On New Year’s Eve 30 per cent were also cancelled and 26 per cent on 30 December.
Nearby Manchester Piccadilly, a key north-south and east-west hub serving the West Coast Mainline, was also among the worst for cancellations, with 16 per cent, 20 per cent and 15 per cent of services axed respectively on those days.
Elsewhere, Birmingham Moor Street had 17 per cent, 26 per cent and 22 per cent cancelled respectively.
For Cardiff Central, the figures were 14 per cent, 19 per cent and 14 per cent while at Edinburgh 23 per cent of services were cancelled on 31 December and 20 per cent the day before.
At some stations, less than 50 per cent of services arrived on time on some days.
On one day at Manchester Airport, December 19, a staggering 39 per cent of services were cancelled, with 35 per cent the day before, causing havoc for air passengers trying to reach the airport by train.
One of the highest cancellations figures recorded was 53 per cent of services at Manchester Oxford Road on 19 December. On that day, just 20 per cent of services arrived on time.
The rate of cancellations does not bode well for commuters looking to return to the network in the coming days, with large swathes returning to work from tomorrow following the Christmas period.
Industry body the Rail Delivery Group, which represents operators, insisted only about 5 per cent of services across the whole mainline network were axed on New Year’s Day.
Operator Southern has announced that no trains will run into or from London Victoria, Britain’s second busiest station, until January 10.
This is due to high levels of ‘coronavirus isolation and sickness’ among staff.
Many other operators have cancelled trains due to staff being off sick or isolating amid soaring Covid infections.
They include Avanti West Coast, Greater Anglia, London North Eastern Railway, Northern, ScotRail, TransPennine Express and Transport for Wales.
At least nearly one in ten rail staff across all train firms are thought to be off with Covid-related sickness.
Services were also hit by a 24-hour strike among CrossCountry staff on New Year’s Eve, orchestrated by the Rail, Maritime and Transport (RMT) union.
The dispute involved train managers and senior conductors in a row over the role of guards.
Further disruption will be caused while Network Rail finishes the last of 370 engineering works projects scheduled over the Christmas and New Year period.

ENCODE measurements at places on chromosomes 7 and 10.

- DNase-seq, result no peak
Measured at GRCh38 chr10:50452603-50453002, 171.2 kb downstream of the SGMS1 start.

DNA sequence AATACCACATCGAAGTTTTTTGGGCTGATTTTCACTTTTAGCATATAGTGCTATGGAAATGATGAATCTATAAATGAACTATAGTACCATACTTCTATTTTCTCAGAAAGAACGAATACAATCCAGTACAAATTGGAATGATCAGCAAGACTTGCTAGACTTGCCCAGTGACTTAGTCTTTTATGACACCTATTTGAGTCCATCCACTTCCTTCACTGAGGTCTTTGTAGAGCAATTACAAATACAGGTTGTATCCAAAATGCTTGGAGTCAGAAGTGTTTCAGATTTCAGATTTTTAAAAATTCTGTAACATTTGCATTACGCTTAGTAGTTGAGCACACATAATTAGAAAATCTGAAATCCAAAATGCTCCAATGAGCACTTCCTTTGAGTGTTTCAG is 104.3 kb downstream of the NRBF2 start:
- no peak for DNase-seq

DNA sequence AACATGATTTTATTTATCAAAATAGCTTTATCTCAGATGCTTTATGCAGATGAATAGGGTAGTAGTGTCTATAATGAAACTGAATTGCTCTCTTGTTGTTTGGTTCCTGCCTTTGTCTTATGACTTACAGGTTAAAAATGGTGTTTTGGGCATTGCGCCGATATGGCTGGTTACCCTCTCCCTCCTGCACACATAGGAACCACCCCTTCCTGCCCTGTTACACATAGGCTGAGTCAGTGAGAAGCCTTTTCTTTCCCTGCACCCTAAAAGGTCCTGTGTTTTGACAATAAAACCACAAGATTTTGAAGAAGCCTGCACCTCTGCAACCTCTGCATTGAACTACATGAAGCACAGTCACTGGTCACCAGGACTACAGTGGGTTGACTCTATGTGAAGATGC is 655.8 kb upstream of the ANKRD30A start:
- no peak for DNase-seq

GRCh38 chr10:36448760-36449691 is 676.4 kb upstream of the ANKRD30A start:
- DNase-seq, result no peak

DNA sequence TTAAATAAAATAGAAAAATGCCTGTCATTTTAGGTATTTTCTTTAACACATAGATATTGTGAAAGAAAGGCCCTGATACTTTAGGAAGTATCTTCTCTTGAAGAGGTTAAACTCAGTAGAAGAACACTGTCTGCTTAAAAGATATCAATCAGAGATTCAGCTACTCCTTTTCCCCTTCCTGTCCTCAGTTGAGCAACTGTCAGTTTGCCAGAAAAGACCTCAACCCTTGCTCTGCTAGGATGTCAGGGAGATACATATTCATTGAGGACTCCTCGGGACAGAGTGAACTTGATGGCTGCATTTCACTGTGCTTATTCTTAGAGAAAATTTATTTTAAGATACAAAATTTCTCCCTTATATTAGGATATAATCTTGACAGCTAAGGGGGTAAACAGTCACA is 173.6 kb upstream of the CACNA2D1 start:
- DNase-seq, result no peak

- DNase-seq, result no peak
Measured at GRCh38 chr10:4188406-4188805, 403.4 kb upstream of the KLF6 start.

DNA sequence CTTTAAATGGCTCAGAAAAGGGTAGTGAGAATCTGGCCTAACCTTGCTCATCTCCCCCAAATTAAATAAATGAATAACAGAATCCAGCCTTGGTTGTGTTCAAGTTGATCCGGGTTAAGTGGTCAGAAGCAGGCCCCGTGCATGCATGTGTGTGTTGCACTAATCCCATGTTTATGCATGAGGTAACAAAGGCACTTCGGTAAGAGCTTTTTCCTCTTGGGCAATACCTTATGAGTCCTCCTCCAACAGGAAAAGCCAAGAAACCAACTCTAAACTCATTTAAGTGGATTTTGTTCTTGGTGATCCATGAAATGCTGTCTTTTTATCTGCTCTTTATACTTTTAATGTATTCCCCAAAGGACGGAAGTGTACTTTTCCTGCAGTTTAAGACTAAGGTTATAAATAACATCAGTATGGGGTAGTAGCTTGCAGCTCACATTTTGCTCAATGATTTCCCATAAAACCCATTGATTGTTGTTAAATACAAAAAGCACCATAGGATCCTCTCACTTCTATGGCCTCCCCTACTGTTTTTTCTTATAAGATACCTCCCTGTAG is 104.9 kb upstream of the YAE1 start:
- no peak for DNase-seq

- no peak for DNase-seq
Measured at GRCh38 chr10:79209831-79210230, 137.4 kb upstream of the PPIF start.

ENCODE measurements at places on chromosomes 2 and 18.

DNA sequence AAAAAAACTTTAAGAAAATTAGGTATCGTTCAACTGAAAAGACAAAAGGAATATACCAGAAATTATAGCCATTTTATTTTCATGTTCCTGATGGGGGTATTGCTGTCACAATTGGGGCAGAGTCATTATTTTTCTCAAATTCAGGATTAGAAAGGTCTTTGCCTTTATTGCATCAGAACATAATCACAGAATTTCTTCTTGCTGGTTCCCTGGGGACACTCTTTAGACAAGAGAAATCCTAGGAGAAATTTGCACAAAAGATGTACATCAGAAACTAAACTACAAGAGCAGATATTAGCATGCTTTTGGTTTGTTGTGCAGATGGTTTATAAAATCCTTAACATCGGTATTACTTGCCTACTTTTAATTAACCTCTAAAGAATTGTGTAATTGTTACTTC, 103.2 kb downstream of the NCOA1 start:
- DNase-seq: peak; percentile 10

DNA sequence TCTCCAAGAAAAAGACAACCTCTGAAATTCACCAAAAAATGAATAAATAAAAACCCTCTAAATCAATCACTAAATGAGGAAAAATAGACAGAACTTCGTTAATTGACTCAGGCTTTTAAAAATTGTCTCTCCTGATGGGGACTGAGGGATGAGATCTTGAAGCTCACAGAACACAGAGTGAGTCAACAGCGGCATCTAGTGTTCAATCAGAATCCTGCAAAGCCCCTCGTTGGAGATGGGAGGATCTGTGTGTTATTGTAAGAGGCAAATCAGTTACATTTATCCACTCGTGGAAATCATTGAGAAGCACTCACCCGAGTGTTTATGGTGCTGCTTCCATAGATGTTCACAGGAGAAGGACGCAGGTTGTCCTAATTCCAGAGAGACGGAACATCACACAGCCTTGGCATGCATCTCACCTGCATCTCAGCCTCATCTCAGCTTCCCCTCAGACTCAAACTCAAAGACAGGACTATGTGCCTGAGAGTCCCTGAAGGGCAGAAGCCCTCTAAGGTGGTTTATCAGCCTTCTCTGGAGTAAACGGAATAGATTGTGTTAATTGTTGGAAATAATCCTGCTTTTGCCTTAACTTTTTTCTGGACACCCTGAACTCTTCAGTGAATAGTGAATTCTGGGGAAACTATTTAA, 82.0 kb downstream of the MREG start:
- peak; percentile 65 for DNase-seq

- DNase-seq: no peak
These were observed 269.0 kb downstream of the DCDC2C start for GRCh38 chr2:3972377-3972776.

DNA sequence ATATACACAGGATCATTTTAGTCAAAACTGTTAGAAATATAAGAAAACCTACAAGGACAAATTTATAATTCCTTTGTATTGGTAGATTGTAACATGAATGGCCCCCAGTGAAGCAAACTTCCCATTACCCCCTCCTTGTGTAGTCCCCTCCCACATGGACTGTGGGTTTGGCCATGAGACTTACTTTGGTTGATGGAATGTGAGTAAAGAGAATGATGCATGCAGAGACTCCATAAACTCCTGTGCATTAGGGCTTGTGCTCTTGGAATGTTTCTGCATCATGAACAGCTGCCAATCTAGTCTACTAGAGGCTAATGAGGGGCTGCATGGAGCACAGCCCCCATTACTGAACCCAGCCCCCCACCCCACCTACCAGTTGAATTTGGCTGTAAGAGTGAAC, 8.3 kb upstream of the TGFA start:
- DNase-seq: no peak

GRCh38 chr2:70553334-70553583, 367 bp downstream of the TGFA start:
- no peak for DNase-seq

Passengers on the West Coast Mainline face disruption between tomorrow and 12 January while flood protection upgrades are carried out between Milton Keynes and Rugby.
Trains will be diverted via Northampton, adding at least 25 minutes to journeys.
It means London Northwestern Railway will run fewer services between Crewe and London Euston, with passengers needing to change trains at Rugby.
James Dean, Network Rail’s West Coast South route director, confirmed the works would mean fewer services, more tightly packed carriages and longer journey times.
This graphic shows the planned Southern closures until January 4 – a period that has now been extended until January 10
Meanwhile upgrades to signalling and track on the Transpennine Route will hit services in and out of Manchester until at least tomorrow.
Anthony Smith, chief executive of independent watchdog Transport Focus, called on operators to temporarily withdraw some services on a planned basis.
He said this would avoid chaotic last-minute cancellations, adding: ‘These are harder for passengers to deal with and more likely to lead to overcrowding.’
A Rail Delivery Group spokesman said: ‘Our colleagues, like those in other industries, have been impacted by the virus.
‘While we’re working hard to provide a reliable train service to key workers and other passengers with reduced staff, some rail companies are introducing amended timetables owing to much less demand for train services.’